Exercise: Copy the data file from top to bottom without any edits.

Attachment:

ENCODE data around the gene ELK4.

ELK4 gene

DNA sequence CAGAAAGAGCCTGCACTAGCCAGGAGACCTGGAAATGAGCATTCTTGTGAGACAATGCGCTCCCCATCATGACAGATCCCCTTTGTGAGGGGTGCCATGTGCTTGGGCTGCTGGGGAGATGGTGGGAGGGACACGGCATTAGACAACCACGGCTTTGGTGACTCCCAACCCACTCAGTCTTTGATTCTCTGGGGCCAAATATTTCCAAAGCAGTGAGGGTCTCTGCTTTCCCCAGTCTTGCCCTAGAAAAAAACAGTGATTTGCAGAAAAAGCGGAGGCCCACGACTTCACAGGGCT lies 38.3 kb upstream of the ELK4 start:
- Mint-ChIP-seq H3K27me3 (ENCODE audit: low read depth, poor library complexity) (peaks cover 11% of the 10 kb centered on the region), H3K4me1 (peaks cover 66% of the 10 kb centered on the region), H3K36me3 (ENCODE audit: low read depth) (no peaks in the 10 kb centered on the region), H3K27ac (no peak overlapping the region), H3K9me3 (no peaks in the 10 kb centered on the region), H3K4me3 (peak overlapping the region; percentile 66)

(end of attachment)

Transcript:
ENCODE data around the gene ELK4.

ELK4 gene

DNA sequence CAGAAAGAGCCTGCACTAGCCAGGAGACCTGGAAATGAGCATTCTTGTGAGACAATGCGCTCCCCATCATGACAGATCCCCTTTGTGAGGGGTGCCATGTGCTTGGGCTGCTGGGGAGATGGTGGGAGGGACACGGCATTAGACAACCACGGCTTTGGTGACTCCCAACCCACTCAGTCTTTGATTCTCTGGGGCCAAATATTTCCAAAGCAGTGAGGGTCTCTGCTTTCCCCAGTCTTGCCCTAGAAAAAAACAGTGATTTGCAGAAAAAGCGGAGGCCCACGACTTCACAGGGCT lies 38.3 kb upstream of the ELK4 start:
- Mint-ChIP-seq H3K27me3 (ENCODE audit: low read depth, poor library complexity) (peaks cover 11% of the 10 kb centered on the region), H3K4me1 (peaks cover 66% of the 10 kb centered on the region), H3K36me3 (ENCODE audit: low read depth) (no peaks in the 10 kb centered on the region), H3K27ac (no peak overlapping the region), H3K9me3 (no peaks in the 10 kb centered on the region), H3K4me3 (peak overlapping the region; percentile 66)